21CMposium: DePauw School of Music Leads with Boots on the Ground Effort
September 21, 2016
by Mark Rabideau, Director, 21CM
To reimagine how we train the next generation of musicians for a 21st-century world – that was the simple premise behind 21CM. The brainchild of a world famous artist, a brilliant businessman and a forward-thinking music school dean, 21CM was the entrepreneurial response to a paradox.
Music is embraced throughout every culture without boundaries. An increasingly connected world offers influence and inspiration for opening our imaginations, as technology provides unprecedented access to global audiences. Communities gather around music to mourn collective hardships and celebrate shared moments, and every parent understands that music enhances their child's chances to succeed in life. Yet it has never been more of a struggle for musicians to make a living at their art – at least when following traditional paths.
By any measure, DePauw’s launch of 21CM has advanced the national dialogue about the role musicians must play in modern society. 21CM.org, an online music journal, now attracts nearly 20,000 unique, monthly readers. And if New York Times writer, Greg Sandow has it right, “It’s no longer disputable. DePauw is leading the conversation on change.”
21CMposium (September 9-11, 2016) was a boots on the ground effort to bring the conversation to DePauw’s campus in the form of an international dialogue. Conceived of, by now President Mark McCoy, this “conference like no other” was a deliberate effort to assemble the most innovative artists, profound thinkers, and dynamic change agents to collectively reimagine our shared, most promising future.
Gathered were the Kronos Quartet, the “inventors” of 21st-century performance practices, and Decoda, the adventurous, nimble Gen Xers that followed. New Amsterdam Record’s Judd Greenstein, Stanford Thompson of Play On, Philly! and Sarah Robinson, author of Clubbing for Classical Musicians, were among many other big thinkers and doers.
Change Sessions were ledby DePauw trustee Judson Green; Interlochen Center for the Arts president Jeff Kimpton and Ayden Adler, DePauw’s newly appointed dean of the School of Music (among others), sharing ways forward with more than 60 music executives from across the country, including representatives from such prestigious institutions as University of Michigan, Curtis Institute of Music, Eastman School of Music, and New England Conservatory.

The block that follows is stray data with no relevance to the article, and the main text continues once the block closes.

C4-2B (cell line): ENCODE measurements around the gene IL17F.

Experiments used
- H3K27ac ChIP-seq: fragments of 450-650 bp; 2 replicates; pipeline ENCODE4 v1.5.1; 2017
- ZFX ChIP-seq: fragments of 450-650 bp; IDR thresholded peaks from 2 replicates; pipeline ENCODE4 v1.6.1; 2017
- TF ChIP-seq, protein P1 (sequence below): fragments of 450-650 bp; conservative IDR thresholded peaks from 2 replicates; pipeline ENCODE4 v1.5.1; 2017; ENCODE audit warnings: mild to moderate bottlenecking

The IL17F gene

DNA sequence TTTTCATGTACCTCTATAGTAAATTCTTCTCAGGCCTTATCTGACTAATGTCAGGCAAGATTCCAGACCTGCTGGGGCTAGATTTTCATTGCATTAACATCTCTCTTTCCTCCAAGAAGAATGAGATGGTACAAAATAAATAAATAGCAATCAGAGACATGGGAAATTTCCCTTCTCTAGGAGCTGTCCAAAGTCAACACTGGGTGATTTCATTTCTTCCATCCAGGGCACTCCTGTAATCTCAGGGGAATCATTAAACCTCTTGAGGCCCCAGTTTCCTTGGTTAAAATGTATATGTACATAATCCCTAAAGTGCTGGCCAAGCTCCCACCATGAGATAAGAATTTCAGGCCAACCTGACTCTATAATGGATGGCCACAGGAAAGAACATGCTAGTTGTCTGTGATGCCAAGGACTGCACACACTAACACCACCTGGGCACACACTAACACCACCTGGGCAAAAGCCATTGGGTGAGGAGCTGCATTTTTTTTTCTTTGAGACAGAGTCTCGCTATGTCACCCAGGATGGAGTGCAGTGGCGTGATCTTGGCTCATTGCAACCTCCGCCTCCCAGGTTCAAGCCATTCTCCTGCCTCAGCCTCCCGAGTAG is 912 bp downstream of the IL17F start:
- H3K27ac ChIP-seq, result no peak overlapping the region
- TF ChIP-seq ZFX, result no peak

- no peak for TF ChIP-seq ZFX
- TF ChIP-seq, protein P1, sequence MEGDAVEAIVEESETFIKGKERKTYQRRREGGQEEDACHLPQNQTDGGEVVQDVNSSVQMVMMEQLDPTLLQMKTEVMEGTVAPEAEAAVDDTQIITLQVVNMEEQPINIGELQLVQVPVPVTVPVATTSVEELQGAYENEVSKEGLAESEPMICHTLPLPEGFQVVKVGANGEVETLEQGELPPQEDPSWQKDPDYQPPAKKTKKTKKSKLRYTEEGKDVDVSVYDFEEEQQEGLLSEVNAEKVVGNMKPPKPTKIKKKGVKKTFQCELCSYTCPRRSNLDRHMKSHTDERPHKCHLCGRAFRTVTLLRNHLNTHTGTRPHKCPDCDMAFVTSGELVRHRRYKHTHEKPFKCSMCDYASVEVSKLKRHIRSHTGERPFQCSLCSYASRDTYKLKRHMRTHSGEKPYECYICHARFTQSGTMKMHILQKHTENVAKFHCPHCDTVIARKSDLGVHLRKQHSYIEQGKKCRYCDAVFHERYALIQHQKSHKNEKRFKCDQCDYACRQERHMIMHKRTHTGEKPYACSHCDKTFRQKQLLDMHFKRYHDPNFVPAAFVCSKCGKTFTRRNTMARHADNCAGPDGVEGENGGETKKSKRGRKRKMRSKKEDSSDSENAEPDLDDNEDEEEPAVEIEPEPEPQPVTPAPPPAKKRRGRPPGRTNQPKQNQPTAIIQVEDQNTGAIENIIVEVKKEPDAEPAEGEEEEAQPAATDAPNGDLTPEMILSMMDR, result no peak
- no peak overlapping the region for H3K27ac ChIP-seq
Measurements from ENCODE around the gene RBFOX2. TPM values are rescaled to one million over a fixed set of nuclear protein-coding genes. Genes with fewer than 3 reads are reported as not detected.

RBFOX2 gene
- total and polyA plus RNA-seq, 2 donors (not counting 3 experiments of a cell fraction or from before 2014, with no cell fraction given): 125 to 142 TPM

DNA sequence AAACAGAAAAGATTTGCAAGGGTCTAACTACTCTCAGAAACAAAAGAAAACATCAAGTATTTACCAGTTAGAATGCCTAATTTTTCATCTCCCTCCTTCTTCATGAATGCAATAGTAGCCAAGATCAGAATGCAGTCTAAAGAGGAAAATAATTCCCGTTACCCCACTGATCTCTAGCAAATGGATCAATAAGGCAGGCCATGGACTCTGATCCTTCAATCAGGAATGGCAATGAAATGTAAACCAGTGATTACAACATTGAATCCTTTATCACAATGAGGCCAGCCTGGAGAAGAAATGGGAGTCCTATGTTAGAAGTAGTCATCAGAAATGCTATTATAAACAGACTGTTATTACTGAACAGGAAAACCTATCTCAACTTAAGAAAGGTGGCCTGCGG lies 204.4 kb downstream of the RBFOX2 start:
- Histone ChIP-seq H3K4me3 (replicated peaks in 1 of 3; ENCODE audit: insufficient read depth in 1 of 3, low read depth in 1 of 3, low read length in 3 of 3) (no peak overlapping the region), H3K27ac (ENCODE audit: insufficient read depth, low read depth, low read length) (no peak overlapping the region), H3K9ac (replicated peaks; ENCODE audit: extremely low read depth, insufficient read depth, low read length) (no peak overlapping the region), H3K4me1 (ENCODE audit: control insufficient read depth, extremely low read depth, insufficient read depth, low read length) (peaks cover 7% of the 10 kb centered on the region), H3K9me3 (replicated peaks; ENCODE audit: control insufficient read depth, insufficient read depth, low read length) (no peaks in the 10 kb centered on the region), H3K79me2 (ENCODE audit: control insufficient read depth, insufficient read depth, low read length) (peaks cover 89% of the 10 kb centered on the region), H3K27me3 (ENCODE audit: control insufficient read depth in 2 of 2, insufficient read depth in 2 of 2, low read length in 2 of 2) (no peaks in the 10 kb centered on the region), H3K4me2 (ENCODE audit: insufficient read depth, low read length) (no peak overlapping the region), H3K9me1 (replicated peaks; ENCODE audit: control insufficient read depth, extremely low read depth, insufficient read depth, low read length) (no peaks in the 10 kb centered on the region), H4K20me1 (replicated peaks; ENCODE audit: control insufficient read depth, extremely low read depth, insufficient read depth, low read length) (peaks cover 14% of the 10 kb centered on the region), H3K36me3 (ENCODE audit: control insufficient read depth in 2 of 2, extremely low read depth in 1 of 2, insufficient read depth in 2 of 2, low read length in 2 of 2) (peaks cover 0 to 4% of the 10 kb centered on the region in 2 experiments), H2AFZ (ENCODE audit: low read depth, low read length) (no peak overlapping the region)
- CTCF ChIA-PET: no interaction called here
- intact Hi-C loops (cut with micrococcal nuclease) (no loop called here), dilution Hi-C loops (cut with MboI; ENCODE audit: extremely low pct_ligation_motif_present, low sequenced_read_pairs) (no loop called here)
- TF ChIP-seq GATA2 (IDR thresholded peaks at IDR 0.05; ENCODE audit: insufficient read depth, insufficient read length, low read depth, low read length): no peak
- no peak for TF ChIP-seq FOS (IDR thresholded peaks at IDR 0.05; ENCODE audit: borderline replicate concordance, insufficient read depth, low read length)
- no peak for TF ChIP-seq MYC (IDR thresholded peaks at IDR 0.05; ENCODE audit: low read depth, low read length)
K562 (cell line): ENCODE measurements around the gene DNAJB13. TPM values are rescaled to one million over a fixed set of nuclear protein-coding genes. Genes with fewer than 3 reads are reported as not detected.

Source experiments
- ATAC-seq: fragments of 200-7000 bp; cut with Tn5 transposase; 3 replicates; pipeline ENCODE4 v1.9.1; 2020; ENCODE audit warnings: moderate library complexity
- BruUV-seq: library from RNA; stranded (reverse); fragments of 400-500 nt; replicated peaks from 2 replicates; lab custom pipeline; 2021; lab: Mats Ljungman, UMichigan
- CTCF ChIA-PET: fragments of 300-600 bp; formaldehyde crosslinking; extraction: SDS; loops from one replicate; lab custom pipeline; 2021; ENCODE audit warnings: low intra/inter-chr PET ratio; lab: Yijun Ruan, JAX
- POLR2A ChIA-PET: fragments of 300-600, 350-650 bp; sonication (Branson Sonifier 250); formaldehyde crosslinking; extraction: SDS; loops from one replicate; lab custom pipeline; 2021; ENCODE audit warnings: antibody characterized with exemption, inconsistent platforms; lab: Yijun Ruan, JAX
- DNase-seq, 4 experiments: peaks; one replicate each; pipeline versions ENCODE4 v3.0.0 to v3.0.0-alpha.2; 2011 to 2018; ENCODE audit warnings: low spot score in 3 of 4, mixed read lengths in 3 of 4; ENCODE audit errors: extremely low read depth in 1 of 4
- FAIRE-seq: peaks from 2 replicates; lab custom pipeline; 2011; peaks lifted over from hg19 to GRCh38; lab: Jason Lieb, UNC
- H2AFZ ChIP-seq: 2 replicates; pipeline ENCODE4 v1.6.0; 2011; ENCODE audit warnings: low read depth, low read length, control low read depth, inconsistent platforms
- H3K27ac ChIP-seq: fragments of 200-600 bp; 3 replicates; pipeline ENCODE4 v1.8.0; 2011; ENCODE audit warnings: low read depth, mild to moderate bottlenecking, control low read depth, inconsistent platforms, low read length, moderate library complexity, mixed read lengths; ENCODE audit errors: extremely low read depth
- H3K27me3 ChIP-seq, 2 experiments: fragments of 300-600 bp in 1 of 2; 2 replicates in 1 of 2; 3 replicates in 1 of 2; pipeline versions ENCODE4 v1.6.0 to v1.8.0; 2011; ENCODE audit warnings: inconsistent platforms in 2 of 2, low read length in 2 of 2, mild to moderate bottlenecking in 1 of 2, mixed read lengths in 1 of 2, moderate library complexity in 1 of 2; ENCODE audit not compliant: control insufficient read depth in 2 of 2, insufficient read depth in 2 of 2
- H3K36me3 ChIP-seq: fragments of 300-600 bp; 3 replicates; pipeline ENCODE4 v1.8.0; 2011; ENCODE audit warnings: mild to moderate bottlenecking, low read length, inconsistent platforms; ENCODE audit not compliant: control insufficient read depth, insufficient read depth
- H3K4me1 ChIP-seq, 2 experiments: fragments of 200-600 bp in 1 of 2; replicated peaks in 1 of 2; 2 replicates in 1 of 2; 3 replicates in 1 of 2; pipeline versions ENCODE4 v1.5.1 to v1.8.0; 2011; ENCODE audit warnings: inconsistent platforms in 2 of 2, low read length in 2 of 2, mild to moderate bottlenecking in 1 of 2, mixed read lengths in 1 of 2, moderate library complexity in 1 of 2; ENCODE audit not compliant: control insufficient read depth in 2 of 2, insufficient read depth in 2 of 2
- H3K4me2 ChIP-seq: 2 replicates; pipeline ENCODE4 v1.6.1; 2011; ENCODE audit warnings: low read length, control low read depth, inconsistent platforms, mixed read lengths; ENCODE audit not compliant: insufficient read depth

Hands-on workshops engaged our students and emerging artists from around the globe. DePauw music majors performed during a mixer in the Great Hall. And DePauw music faculty members Peter Seymour, Kristina Boerger and Eliza Brown were joined by a panel of judges that included renowned concert pianist, Awadagin Pratt, and Le Poisson Rouge, founder Justin Kantor, to name the winner of the inaugural 21CM Emerging Artist Competition – 9 Horses – an innovative trio out of NYC that embraces culturally diverse influences, improvises, composes and arranges original works, and exemplifies the highest levels of artistry.
President Mark McCoy delivered the closing Talk21, challenging more than 300 attendees from 32 states and as far away as India, Greece, Japan, France and Egypt, to galvanize in a shared commitment to respond to the challenges that lie ahead and to seize the opportunities afforded by new technologies and the entrepreneurial mindset.
What did we walk away with? A shared belief in a future where artistry and advocacy are stories we tell with equal conviction, improvisation and global traditions are as fundamental as excellence and innovation, and a commitment that music’s healing powers must be afforded to everyone, with special attention to those at the margins of society.
As the symposium spilled over from campus into the Greencastle community, there was a clear sense that if we want to run fast, we run alone, but if we are to run far, we must run together. On DePauw’s campus, this initiative is unfolding as an ongoing conversation with the faculty about curricular development, the expansion of the School of Music’s Dean’s Cabinet to include leadership training for music majors, and a continued effort to listen to voices from within, beginning with our own students.
“I am so incredibly appreciative and awestruck by the artist, individuals and institutions that were represented at the symposium. This has honestly been one of the most impactful weekends I’ve had at DePauw.”
– Molly McGuire ’18